Nedra would later tell police that White was "a wild man and a lunatic." Ramsey would inform friends that "the worm had turned." According to a D.A. source, Ramsey told his lawyers and the D.A. that he regarded Fleet White, whom he had often identified as his best friend, as a prime suspect in JonBenet's murder.
In the ensuing weeks, the Ramsey team spread the word that the Whites were not to be trusted. Pam Griffin was among those who carried the message."This man has a dark side," she told me over the phone. Pressed to explain how Fleet White could have possibly killed JonBenet, she said, "I don't think Fleet White with his two hands murdered that child. I just think he knows something," (The Whites declined to comment for this story.)
The Whites were the first of what the police have come to call "the throwaway friends." Anyone suspected of the vagu-est disloyalty to the Ramseys soon showed up on a list they gave to the police. "Ramsey panicked and started throwing all his friends under the bus," says radio host Peter Boyles, "beginning with his best friend." Jeff Merrick, Mike Glynn, and Jim Marino were all horrified to learn that Ramsey had placed them on his suspect list. All of them were questioned by detectives and asked to give blood and/or hair samples. Later they learned that Haddon's team had identified them to police as "disgruntled former employees." Access employees were told that anyone who spoke with the press or the police without permission would be fired.
One of the detectives, Steve Thomas, told me to come in and asked me point-blank if I killed her," says Merrick, still fuming. "I have no doubt that Ramsey tried to set me up. The specific question the police kept asking me was: Why does John Ramsey keep throwing your name out? They asked me to take a polygraph. I said, 'Sure. No problem. As soon as John Ramsey takes one."'
Early in 1996, Ramsey had decided that he wanted to get rid of Merrick. Merrick was shifted to another job, which was soon eliminated. When Merrick confronted Ramsey, his friend of 25 years told him that he was powerless to help him. Merrick filed a complaint with Lockheed Martin, which later prompted the Ramsey team to put him on their suspect list.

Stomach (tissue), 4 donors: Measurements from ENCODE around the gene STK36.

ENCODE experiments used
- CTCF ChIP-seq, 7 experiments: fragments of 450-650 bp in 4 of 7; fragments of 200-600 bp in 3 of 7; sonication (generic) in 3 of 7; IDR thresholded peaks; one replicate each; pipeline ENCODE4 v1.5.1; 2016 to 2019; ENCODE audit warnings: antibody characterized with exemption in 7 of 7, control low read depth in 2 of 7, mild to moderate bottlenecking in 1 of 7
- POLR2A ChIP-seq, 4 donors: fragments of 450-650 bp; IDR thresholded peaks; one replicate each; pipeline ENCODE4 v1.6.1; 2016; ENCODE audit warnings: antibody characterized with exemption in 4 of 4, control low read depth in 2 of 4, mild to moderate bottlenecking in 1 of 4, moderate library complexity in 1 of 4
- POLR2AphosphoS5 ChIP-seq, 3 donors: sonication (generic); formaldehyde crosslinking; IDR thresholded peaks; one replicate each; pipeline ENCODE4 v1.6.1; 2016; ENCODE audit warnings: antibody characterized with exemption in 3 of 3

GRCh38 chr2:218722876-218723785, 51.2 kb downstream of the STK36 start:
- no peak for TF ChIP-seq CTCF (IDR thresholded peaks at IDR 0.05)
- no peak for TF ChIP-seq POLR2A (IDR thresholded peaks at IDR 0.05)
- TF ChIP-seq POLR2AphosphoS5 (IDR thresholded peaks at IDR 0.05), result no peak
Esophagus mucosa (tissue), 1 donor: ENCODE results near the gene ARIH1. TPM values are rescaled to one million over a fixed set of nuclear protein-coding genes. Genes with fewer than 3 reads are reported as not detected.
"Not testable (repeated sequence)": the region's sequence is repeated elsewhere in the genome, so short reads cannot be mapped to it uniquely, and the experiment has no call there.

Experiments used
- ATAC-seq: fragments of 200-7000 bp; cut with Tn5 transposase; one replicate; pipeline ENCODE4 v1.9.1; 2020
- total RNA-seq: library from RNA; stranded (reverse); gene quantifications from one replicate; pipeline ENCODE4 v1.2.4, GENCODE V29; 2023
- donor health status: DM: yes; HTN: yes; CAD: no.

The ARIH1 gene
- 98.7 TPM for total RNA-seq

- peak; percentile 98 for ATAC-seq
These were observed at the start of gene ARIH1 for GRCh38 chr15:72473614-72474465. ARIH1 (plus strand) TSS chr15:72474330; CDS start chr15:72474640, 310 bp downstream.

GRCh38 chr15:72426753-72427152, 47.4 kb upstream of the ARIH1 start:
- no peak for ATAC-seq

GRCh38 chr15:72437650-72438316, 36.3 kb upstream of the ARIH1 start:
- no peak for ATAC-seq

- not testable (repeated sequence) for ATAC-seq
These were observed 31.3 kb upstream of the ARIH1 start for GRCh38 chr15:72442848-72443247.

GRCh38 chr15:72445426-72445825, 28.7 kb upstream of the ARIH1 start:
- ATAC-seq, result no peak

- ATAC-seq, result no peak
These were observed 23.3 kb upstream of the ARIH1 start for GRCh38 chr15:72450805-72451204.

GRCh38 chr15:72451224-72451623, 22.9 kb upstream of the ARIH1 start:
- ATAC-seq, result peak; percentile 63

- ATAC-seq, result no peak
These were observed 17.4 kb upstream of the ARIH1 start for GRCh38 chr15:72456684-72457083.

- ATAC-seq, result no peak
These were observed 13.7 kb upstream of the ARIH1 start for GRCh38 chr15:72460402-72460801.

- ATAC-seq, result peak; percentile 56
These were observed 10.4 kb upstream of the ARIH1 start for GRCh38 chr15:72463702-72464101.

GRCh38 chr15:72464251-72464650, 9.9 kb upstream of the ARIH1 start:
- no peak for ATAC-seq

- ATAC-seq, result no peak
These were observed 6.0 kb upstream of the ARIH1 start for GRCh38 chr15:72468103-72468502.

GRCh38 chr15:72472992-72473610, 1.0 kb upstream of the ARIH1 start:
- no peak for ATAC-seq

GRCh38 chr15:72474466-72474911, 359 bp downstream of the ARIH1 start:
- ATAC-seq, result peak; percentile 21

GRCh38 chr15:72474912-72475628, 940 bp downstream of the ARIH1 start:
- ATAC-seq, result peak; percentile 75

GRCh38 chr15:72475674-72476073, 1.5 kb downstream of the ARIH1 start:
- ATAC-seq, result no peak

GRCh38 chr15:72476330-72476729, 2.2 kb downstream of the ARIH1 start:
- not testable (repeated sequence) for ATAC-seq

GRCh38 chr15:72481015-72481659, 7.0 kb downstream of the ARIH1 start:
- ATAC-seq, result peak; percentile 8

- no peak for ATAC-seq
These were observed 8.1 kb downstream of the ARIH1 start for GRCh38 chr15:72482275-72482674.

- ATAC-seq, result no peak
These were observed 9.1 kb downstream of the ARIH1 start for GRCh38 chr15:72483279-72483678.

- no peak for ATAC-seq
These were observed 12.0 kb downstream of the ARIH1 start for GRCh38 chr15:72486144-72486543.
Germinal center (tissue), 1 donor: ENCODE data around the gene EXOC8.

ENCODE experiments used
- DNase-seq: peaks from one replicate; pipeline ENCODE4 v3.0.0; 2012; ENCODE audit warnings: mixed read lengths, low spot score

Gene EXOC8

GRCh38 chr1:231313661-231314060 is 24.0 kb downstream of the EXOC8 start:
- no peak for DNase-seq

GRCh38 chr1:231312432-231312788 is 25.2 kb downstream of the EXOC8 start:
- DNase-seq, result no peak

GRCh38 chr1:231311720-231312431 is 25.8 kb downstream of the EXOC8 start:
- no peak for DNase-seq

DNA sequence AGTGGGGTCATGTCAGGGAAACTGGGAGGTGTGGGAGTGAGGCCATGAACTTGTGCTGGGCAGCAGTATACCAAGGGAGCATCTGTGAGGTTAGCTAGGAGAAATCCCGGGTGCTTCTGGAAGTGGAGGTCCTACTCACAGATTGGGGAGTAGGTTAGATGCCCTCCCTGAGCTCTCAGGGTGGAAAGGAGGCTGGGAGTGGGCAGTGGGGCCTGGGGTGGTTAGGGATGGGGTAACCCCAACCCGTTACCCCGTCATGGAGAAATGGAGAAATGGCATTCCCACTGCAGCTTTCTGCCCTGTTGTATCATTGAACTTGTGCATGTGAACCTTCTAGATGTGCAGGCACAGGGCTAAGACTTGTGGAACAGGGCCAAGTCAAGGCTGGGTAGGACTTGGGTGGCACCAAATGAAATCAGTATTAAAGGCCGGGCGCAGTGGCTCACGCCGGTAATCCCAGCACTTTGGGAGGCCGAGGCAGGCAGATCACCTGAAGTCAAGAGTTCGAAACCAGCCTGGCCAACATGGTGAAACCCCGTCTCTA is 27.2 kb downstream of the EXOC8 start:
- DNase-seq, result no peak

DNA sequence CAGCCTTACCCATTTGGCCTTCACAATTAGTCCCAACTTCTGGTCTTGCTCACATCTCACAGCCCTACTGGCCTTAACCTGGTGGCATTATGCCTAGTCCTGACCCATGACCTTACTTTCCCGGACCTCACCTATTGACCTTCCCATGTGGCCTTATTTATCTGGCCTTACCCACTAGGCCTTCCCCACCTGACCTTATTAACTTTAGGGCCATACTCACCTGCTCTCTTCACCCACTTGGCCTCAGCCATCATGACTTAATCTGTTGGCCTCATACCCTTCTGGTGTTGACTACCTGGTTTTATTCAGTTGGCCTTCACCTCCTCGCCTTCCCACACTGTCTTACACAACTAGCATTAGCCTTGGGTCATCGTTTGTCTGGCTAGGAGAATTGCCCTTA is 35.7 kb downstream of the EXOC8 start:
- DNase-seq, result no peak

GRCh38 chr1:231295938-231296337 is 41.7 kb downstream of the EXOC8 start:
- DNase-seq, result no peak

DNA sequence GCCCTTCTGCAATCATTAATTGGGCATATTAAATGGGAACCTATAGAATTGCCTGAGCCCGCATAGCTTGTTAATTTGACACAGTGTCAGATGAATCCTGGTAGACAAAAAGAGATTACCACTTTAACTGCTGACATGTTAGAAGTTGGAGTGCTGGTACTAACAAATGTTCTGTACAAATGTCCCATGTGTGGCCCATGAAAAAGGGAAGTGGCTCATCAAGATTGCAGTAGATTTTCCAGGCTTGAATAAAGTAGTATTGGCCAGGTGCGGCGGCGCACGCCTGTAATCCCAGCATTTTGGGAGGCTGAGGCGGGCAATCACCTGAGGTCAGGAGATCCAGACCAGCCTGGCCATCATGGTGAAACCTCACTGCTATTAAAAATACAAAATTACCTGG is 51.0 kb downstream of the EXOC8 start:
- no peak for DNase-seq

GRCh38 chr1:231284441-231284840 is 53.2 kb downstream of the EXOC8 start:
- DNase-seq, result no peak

Jane Stobie was not surprised that Ramsey had gone from defending himself to accusing his friends. She was familiar with the strategy. "I knew those people were bad, bad news. We called it 'the evil empire'-for a reason."
Marino and Glynn had much softer landings; they were moved around the company to positions that either overtaxed them or made them unhappy enough to quit. Both of them, as well as Merrick, went on to better, higher-paid jobs. Glynn and Marino left on fairly good terms. Both immediately phoned Ramsey after the murder to offer their condolences. "He was my best friend for a lot of years," says Marino with difficulty. "That's what hurt me the most. He indicated that Mike and Jeff were his enemies, and I can tell you they never were."
"I was contacted by the Boulder police about two weeks later-wanting to talk to me about where I was on the night of the murder," says Mike Glynn, who now lives in Tucson. "They said my name had been mentioned by Ramsey's attorney as someone they needed to check out. I was pretty dumbfounded." In February and March, Glynn says, his family was tormented by "three weeks of constant media bombardment." His neighbors were interviewed by TV crews; one even asked, according to Glynn, "Do you know the Ramsey family considers him to be a major suspect in the murder of their daughter?"
In April, after two visits from a private investigator named Jon Foster, who said he worked for the Ramseys, Glynn called a Boulder detective to find out why the P.I. was snooping around. He learned that virtually everyone the police had interviewed got a visit soon after by one of Ramsey's personal sleuths. "I said, 'Why are they doing that?' and the police said, 'To obscure the truth.' Foster must have told me six times that John didn't give my name to the police." However, detectives told Glynn that Ramsey had given his name almost immediately. "Foster explained that the Ramseys had formed a team 'to try and solve this murder. You know, the police are a small-town operation. They don't know what they're doing, but they're not willing to take any kind of help."' Foster continued to pester Glynn, trying to learn what he had told the police. After 40 minutes, Glynn told him to leave. (Foster declined to comment for this story.)
Judith Phillips, who last saw Patsy in imarch, says, "I was still a true-blue supporter of her." According to Phillips, Patsy asked her to contact Leslie Durgin, Boulder's mayor and a pal of Phillips's. Durgin, who describes Patsy as barely an acquaintance, was surprised at the message Phillips conveyed from her: "Why aren't you protecting me?" Durgin tersely replied via Phillips, "We are doing everything we can. I am supporting the police."